When I was a little girl, carrots did not come in bags. Instead, you bought them in bunches with the leafy greens still attached. When my mother would come home from the grocery store, she would cut off those greens and present them to me. I then turned those stalks into fancy ladies in beautiful gowns dancing at a ball, or long-haired witches casting spells over a boiling pot. Lest you think we were impoverished and this is some sob story about how I had to "make do" with a potato as my only doll and a burlap sack for a dress, I assure you that was not the case. I had real toys. Plastic ones, in fact! I also had a vivid imagination and, apparently, a thing for vegetation.
Nowadays, adults might find something very wrong with a little girl settled on the floor of the dining room chattering to carrot greens. In fact, it's probably a good thing my two older siblings were in school when my mother indulged me because I am pretty sure they would have felt obligated to mock this little quirk of mine right out of me before any of their friends found out. But, Mom just let me go. After all, she had three children and twins on the way so if something kept her four-year-old out of her hair long enough to get things done around the house, it was all good. She had no idea what kinds of games I was playing with my precious carrot greens, nor did she feel it was her business. The realm of my imagination was my own private space, and Mom understood that nothing could destroy that kingdom faster than having an adult come stomping through.
This is why I have an issue with Dinovember, the latest craze in helicopter parenting. Dinovember is the creation of a couple who parent two pre-schoolers. Every night, for the entire month of November, they create elaborate "dinoramas" using their daughters' toy dinosaurs. The object is to spark their children's imagination by allowing them to believe these toys come to life as they sleep, getting into all sorts of mischief. The father of the girls says he and his wife decided to do this because they did not want their girls to lose their sense of wonder in the internet age. They are encouraging other competitively-inclined parents to join in by spending each night of the 11th month of the year doing the same, then taking pictures of their masterpieces and posting them to their website....on the internet. Frankly, I predict the ultimate goal is to make November "National Parents With Far Too Much Time On Their Hands" month, but I'm a cynic. Check out some of their best work:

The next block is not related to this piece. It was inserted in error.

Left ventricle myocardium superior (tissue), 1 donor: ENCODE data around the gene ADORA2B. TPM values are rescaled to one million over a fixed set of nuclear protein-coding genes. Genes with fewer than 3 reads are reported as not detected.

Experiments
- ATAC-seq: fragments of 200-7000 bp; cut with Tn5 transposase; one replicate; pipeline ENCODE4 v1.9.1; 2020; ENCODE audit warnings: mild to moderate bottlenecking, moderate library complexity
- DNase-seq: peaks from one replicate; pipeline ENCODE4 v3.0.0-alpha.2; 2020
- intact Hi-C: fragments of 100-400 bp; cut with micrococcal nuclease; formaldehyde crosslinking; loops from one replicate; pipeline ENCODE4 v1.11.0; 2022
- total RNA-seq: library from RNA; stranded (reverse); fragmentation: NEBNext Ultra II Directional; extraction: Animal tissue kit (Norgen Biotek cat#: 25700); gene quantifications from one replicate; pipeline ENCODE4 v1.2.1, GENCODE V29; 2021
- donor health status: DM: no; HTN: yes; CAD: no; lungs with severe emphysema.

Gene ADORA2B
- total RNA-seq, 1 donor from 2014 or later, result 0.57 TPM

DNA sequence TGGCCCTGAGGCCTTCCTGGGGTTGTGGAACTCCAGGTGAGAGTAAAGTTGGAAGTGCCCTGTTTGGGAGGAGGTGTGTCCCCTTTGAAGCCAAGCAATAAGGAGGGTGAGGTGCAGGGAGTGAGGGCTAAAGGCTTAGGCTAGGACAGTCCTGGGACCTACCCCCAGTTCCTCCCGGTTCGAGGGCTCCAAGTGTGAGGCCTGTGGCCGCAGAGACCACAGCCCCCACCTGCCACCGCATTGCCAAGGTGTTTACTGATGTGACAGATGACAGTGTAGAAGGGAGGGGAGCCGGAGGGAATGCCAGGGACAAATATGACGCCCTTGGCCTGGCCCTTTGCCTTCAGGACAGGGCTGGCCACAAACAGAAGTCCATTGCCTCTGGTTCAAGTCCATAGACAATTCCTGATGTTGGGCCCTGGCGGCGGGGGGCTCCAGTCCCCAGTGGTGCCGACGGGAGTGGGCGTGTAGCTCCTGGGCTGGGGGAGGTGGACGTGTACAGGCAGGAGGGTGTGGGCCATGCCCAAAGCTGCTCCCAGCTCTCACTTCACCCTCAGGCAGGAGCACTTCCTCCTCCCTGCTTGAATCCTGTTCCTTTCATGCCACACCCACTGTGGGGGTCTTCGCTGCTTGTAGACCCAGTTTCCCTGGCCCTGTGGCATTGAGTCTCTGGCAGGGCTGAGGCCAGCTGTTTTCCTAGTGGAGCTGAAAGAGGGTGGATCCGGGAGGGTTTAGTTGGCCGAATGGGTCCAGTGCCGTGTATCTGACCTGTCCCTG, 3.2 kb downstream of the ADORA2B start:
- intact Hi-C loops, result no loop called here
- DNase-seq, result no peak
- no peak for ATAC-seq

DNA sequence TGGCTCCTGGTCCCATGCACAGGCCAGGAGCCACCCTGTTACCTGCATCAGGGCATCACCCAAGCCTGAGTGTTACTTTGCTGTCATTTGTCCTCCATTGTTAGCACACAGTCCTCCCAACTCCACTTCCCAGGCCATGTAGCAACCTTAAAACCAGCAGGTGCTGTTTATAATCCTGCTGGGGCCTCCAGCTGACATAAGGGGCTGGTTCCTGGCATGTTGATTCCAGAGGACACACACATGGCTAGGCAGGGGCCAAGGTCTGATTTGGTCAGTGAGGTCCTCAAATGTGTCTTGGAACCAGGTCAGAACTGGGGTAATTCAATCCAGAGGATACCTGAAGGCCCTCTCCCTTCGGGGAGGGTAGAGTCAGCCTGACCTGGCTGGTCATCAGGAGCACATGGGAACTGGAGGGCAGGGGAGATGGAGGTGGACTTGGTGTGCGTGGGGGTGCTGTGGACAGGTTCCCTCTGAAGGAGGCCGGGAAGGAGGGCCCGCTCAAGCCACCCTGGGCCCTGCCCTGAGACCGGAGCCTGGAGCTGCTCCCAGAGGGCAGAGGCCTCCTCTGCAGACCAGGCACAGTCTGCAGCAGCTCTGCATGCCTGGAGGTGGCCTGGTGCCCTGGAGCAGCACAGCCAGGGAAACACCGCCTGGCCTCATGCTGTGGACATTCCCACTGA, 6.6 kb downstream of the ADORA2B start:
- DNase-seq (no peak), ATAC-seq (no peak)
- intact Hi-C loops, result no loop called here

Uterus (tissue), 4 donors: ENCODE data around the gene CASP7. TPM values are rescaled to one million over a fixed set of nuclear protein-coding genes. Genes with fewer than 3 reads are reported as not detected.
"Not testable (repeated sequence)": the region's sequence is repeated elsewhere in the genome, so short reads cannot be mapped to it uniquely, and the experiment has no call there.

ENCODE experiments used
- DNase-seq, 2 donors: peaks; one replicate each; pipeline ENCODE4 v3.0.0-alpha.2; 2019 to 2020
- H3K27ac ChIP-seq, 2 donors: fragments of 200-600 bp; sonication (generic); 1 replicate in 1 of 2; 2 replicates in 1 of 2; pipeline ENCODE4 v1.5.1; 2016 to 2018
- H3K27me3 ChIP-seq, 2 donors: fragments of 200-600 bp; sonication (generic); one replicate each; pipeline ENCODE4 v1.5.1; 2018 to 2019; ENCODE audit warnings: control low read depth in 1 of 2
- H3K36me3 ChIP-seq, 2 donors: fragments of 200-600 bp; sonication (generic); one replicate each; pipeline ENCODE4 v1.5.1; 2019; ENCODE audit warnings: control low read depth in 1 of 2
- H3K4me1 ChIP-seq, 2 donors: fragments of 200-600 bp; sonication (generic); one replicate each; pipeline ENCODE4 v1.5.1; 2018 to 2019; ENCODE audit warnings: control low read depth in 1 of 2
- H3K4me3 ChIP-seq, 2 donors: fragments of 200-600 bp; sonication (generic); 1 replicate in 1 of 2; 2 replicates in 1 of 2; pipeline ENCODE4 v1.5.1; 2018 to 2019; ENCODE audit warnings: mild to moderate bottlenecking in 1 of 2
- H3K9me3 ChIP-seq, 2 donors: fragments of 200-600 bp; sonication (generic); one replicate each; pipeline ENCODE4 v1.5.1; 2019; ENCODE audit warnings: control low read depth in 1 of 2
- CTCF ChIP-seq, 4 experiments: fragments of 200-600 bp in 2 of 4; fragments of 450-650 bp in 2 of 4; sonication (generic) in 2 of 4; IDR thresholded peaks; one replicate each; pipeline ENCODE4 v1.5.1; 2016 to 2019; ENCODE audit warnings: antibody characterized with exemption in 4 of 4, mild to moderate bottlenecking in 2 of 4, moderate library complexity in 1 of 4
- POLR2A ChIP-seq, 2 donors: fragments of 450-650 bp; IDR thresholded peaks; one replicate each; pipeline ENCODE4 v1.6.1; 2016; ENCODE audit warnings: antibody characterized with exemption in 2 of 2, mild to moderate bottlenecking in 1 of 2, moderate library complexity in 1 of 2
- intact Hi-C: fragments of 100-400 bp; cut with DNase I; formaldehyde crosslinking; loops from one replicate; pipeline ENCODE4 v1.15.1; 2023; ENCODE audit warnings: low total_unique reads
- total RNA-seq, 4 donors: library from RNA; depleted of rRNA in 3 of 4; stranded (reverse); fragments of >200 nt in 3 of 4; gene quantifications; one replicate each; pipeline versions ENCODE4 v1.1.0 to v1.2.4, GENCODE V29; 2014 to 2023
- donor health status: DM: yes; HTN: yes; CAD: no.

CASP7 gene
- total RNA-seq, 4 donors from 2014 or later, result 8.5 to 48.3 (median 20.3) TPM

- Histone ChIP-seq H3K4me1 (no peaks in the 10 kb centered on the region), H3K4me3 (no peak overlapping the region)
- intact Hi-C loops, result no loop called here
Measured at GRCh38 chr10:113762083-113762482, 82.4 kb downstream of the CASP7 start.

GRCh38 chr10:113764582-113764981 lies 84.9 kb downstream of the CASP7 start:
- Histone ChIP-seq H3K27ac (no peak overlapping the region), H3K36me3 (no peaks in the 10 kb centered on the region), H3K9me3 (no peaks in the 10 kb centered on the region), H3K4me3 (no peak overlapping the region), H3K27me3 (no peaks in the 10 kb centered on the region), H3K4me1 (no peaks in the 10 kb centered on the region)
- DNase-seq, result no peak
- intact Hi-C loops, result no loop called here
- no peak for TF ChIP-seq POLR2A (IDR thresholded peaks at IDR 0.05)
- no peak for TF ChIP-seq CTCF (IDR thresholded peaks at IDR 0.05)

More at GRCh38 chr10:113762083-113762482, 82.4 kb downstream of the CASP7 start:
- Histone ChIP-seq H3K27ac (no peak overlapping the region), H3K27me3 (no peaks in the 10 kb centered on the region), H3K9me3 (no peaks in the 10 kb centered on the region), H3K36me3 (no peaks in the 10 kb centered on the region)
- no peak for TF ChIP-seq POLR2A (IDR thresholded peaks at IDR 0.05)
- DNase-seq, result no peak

As a matter of fact, yes! Yes, I must! While I don't think there's anything wrong with treating children to an occasional burst of whimsy ("occasional" being the operative word,) I have a problem with parents who think doing this every single night for an entire month is a brilliant idea. To them I say, "STOP!" Stop orbiting your children as if they are the sun. Stop knocking yourself out to make their world some impossibly bright and cheerful place. Stop overwhelming them with your constant need to make them happy. Stop underestimating their ability to find joy and delight in the world all on their own. Stop depriving them of solitude. And, for Pete's sake, stop acting like raising children is just one giant bouncy castle of fun. (If it were, God wouldn't have created liquor.)
If you want to help your children to develop their imagination, read to them. Give them toys that encourage imaginative play and then leave them to it. Take them to the zoo, the park, a farm, the fire station where their little minds will see things that ours no longer can. Play music for them and let them make up their own dances. Give them crayons and paper and let them decide what color the moon is. When they tell you a story, ask them, "And then what happened?" The thing about an imagination is it cannot be passive if it is to develop. Your children must be participants in their fantasy worlds, not on-lookers.
As for yourselves, if you actually do have a moment to relax once the children are have finally and actually fallen asleep, cut yourself a break! Read a book that doesn't contain pictures. Watch a movie that doesn't open with Tinkerbell flying out of the Magic Castle. Enjoy a beverage that doesn't come with a straw attached. And, if you are so inclined, "play" with your partner. (But leave the plastic dinosaurs and carrots out of it, thank you very much!)
I believe the creators of Dinovember have the best of intentions, and if this is what they want to do for their children, more power to them. But, let me share a little secret with you. That little girl with plenty of toys who preferred to sit in a room playing with carrot greens? She wasn't just playing, she was creating. The world that she invented in her imagination went as high as the clouds. The best part of this world? The land of her imagination was sacred space, not to be trod upon by some over-eager adult or too-grown-up-for-it-all sibling. Maybe that's why Dinovember hits a nerve with me. It's like Mr. McGregor trying to reclaim his carrot patch from Peter Rabbit. Adults are just too heavy-footed and think a bunny in pants or a dinosaur making a mess in a kitchen is a hoot. Children know differently. Maybe it's time to back off, parents, and leave a little bit of childhood to the children.